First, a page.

None but the Brave, continued

Some more “interesting” information about the None But the Brave Cocktail.

The use of Jamaica Ginger makes it seem like a prohibition era drink to me.

A google book search turns up that a book titled “None but the brave” was published in 1902, written by Joseph Hamblen Sears.

“An exciting tale of adventure and a charming story of love turning upon the attempt to capture Benedict Arnold after he has betrayed his country and escaped to the enemy, then in possession of New York City. It opens with the rescue of the heroine by means of a forced marriage and after many exciting episodes closes with a voluntary repetition of the ceremony.  In the working out of the plot, social life in New York under the British contrasts vividly with the horrors endured by American prisoners in the old Sugar House Prison.”

Oddly, according to the title page, the book is, “Copyright, 1901, by Frank A. Munsey, as ‘In the Shadow of War.'”  I wonder if that is the same Frank A. Munsey who is often cited as publishing the first pulp magazine, “The Argosy”?

In 1926, Arthur Schnitzler‘s “Lietenant Gustl” was originally published in English as “None But the Brave”.  According to the ABE Books Summary:

Originally translated as None But the Brave in 1926, Lieutenant Gustl is one of the great Austrian writer Arthur Schnitzler’s most acclaimed novels. Written entirely in the form of an interior monologue, the novel recounts the moment-to-moment experiences of a swaggering Austrian military man. In a cloakroom after a concert, Gustl gets into an argument with a baker who, reacting to Gustl’s rudeness, grabs his sword and orders him to have a little patience. Convinced he has been completely dishonored, Gustl ponders suicide and wanders through Vienna wishing for the baker’s death. When he learns that the baker has, in fact, died that evening from a stroke, he immediately returns to his aggressive and hateful nature, and relishes a duel he had entered into days before. A tour-de-force of modernist point-of-view, Lieutenant Gustl is highly critical of Austria’s militarism, and resulted in anti-Semitic attacks on Schnitzler when it was first published in 1901. But Schnitzler’s influence was enormous; James Joyce is said to have been influenced by this book in the writing of Ulysses.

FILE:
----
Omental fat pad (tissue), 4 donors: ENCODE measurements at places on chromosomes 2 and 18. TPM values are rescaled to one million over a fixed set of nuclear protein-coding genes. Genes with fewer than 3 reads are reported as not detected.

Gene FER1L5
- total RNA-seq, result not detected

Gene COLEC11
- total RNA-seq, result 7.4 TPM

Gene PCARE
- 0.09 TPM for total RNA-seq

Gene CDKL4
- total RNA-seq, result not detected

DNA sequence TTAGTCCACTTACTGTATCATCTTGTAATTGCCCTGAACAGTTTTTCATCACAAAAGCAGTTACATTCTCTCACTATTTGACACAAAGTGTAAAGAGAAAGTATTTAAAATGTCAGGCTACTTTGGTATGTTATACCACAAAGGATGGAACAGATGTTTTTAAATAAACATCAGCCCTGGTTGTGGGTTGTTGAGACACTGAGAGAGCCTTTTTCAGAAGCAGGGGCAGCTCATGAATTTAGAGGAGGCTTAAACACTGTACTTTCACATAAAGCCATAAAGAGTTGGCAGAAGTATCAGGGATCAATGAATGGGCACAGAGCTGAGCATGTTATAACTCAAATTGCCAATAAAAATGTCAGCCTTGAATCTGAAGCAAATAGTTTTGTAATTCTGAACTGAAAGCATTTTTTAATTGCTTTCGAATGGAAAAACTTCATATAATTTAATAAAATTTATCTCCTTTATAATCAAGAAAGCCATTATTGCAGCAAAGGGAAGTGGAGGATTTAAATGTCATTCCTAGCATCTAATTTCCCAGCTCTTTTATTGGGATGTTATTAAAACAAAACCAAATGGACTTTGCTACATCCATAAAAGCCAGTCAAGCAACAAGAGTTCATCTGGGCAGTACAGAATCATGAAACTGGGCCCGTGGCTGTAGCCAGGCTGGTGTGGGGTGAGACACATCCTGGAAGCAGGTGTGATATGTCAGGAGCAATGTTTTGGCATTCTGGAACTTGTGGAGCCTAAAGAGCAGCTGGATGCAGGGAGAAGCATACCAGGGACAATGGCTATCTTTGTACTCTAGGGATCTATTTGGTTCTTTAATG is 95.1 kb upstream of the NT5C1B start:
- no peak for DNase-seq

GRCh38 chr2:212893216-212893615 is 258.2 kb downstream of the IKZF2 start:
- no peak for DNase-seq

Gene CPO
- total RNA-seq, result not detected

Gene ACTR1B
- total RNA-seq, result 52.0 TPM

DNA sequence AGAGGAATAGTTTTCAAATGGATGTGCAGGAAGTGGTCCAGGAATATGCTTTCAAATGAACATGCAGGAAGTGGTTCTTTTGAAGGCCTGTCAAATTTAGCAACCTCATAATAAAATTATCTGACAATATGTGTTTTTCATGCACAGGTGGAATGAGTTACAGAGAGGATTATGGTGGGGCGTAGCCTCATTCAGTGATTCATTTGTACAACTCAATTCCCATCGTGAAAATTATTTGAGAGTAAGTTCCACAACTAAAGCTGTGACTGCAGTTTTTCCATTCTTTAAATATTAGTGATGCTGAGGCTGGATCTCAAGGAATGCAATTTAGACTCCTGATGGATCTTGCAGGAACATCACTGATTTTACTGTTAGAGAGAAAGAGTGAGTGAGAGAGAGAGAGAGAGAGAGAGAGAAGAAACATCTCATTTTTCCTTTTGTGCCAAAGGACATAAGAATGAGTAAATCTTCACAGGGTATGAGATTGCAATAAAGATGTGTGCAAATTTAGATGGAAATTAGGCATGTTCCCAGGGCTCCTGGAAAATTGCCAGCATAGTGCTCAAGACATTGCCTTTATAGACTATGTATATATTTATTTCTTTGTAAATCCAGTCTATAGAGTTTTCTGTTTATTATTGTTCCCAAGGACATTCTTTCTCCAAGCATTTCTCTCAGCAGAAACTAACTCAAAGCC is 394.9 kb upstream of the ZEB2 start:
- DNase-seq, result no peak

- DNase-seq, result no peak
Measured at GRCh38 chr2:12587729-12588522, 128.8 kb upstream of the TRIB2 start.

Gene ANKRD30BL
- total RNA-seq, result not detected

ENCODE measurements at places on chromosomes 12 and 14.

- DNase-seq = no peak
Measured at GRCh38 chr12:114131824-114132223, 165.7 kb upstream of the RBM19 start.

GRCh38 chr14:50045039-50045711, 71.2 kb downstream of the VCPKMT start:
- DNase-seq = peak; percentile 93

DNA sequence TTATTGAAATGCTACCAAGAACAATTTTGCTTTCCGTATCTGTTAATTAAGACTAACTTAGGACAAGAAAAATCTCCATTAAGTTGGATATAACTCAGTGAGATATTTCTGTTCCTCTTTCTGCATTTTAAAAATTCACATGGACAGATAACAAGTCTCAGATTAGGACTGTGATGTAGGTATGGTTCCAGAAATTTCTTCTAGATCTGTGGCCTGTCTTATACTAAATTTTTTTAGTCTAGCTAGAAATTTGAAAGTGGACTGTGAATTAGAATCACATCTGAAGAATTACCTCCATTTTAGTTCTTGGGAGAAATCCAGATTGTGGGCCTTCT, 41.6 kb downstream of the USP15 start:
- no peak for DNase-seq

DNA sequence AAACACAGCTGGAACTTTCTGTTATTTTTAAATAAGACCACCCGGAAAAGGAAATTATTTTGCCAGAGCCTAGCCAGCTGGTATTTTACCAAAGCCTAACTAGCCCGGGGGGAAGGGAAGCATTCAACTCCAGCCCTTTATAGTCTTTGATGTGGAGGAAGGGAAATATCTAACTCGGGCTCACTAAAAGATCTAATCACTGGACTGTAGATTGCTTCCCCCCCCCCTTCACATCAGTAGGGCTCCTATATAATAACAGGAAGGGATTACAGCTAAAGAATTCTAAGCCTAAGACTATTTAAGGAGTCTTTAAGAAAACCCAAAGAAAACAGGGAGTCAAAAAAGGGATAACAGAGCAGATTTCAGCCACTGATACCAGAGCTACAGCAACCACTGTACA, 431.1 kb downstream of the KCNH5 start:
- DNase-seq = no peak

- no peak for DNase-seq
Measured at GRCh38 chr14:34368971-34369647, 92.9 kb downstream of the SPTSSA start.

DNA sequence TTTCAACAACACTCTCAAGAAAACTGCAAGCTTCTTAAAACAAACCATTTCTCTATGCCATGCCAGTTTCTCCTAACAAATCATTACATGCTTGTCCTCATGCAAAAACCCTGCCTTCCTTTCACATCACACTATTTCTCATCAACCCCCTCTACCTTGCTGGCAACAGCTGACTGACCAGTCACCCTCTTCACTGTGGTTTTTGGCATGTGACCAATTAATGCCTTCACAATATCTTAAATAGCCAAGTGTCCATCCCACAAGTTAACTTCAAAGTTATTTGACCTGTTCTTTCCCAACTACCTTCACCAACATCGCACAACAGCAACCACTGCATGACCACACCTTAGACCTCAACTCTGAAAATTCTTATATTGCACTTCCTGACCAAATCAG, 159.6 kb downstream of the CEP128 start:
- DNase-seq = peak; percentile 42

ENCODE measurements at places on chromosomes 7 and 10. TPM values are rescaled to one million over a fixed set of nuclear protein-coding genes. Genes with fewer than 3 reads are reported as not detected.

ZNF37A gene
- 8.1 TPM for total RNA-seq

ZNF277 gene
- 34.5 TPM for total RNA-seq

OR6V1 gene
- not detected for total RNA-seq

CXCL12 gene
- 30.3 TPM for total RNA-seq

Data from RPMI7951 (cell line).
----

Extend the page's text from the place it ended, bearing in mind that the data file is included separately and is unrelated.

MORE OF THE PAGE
Actually, that second book sounds kind of cool!

BOTW–Buffalo Stout

Buffalo Stout-3

Recently it seems like there has been a lot of Belgian brewers who are attempting to adapt American beer styles to Belgian beers.

I guess it is sort of tit for tat, as so many American brewers are now attempting to brew Belgian style brews!

Buffalo Stout caught my eye at the local grocery. A cowboy-themed Belgian stout! Crazy!

Buffalo Stout-4

No idea what the text there says. Ingredients, however, are, “water, malt, hops, yeast, and refermentationsugar.”

Buffalo Stout-5

It’s on the sweet side, it must be admitted. But not cloying.  I had no problems finishing most of the bottle while making dinner, and I don’t have a huge tolerance for overly sweet beers. Probably less sweet than many of the Imperial Stouts made in the US.

Plus, the use of Belgian yeast strains plays out nicely in the late flavors, giving it a interesting complexity not usually found in American Imperial stouts.

Dinner, Aug 7, 2009

Speaking of cross over attempts, a video was recently made public which showed Anthony Bourdain (Of the Travel Network’s No Reservations), Chris Cosentino (Of San Francisco’s Incanto restaurant), and Lance Winters (Of Hangar One/St. George) cooing over an experimental flask of foie gras vodka (Winters: “the distillation room looked like a lipo suction clinic while we were making this!”). If chef’s are gonna start getting all up in bartender’s grills, I figured I might as well do the same.

Stopped on the way home to pick up some chicken breasts to convection roast. Made a sort of paste or rub out of juniper berries, black pepper, lemon peel, rosemary, salt, and olive oil. Moistened it further with Anchor’s Junipero Gin.

Roasted at 400 F until cooked through.

Served with a porcini mushroom and summer squash risotto. Salad with capay farms heirloom tomatoes.

I don’t know about the “Foiedka” cross over, but I can say that both the Buffalo Stout and “Gin Marinated” roast chicken were both successes!

Pink Pearl Cocktail

Pink Pearl Cocktail

Pink Pearl Cocktail.
(6 People)
Take 1 1/2 glasses of grapefruit juice (1 1/2 oz Grapefruit Juice), a dessertspoonful of lemon juice (dash lemon juice), 1/2 a dessertspoonful of grenadine syrup (dash grenadine) and the white of one egg. Add plenty of crushed ice and shake thoroughly.

Weird. If glasses equal 2 oz, this cocktail only has a little more than 3 oz for 6 people. Savoy Cocktails for 6 almost always amount to 12 oz. Seems like something is seriously missing.

I don’t know about you, but it seems to me like it is the booze.

I might recommend trying something like the following:

Pink Pearl Cocktail

1 1/2 oz Grapefruit Juice
1 1/2 oz Mild White Agricole Rhum (Barbancourt white, Batiste White, or 10 Cane Rum)
dash Lemon Juice
dash Grenadine
1/2 oz egg white

Dry shake ingredients, add ice and shake to chill. Garnish with dashes of peychaud’s bitters on top.

Ah, yes, quite nice. Hmmm… The Pink Baby may be given a run for its money!

This post is one in a series documenting my ongoing effort to make all of the cocktails in the Savoy Cocktail Book, starting at the first, Abbey, and ending at the last, Zed.